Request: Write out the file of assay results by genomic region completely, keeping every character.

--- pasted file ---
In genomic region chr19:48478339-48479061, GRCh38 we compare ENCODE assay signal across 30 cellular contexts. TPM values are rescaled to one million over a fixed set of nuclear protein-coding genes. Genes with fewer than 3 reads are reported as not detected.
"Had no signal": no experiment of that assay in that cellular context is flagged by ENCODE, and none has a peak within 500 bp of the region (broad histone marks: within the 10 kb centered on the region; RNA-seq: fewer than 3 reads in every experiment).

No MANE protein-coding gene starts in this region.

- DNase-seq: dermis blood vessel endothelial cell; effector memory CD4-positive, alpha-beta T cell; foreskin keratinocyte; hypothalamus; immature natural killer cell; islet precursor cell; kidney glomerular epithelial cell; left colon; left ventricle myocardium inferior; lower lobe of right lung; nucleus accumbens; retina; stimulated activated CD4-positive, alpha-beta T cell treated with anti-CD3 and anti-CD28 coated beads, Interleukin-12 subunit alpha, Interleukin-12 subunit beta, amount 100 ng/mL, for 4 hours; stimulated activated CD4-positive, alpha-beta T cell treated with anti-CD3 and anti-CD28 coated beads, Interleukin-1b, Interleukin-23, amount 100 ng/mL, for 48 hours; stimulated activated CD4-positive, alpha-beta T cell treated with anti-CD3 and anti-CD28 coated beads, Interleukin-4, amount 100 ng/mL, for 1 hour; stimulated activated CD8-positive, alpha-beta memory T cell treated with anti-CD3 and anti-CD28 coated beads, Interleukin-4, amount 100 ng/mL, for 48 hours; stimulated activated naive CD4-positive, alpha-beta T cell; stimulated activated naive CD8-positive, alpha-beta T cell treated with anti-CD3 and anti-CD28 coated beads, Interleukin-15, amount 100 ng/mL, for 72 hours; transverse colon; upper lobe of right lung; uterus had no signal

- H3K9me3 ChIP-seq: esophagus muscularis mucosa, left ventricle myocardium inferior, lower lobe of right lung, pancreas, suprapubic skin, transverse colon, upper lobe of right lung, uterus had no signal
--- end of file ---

In genomic region chr19:48478339-48479061, GRCh38 we compare ENCODE assay signal across 30 cellular contexts. TPM values are rescaled to one million over a fixed set of nuclear protein-coding genes. Genes with fewer than 3 reads are reported as not detected.
"Had no signal": no experiment of that assay in that cellular context is flagged by ENCODE, and none has a peak within 500 bp of the region (broad histone marks: within the 10 kb centered on the region; RNA-seq: fewer than 3 reads in every experiment).

No MANE protein-coding gene starts in this region.

- DNase-seq: dermis blood vessel endothelial cell; effector memory CD4-positive, alpha-beta T cell; foreskin keratinocyte; hypothalamus; immature natural killer cell; islet precursor cell; kidney glomerular epithelial cell; left colon; left ventricle myocardium inferior; lower lobe of right lung; nucleus accumbens; retina; stimulated activated CD4-positive, alpha-beta T cell treated with anti-CD3 and anti-CD28 coated beads, Interleukin-12 subunit alpha, Interleukin-12 subunit beta, amount 100 ng/mL, for 4 hours; stimulated activated CD4-positive, alpha-beta T cell treated with anti-CD3 and anti-CD28 coated beads, Interleukin-1b, Interleukin-23, amount 100 ng/mL, for 48 hours; stimulated activated CD4-positive, alpha-beta T cell treated with anti-CD3 and anti-CD28 coated beads, Interleukin-4, amount 100 ng/mL, for 1 hour; stimulated activated CD8-positive, alpha-beta memory T cell treated with anti-CD3 and anti-CD28 coated beads, Interleukin-4, amount 100 ng/mL, for 48 hours; stimulated activated naive CD4-positive, alpha-beta T cell; stimulated activated naive CD8-positive, alpha-beta T cell treated with anti-CD3 and anti-CD28 coated beads, Interleukin-15, amount 100 ng/mL, for 72 hours; transverse colon; upper lobe of right lung; uterus had no signal

- H3K9me3 ChIP-seq: esophagus muscularis mucosa, left ventricle myocardium inferior, lower lobe of right lung, pancreas, suprapubic skin, transverse colon, upper lobe of right lung, uterus had no signal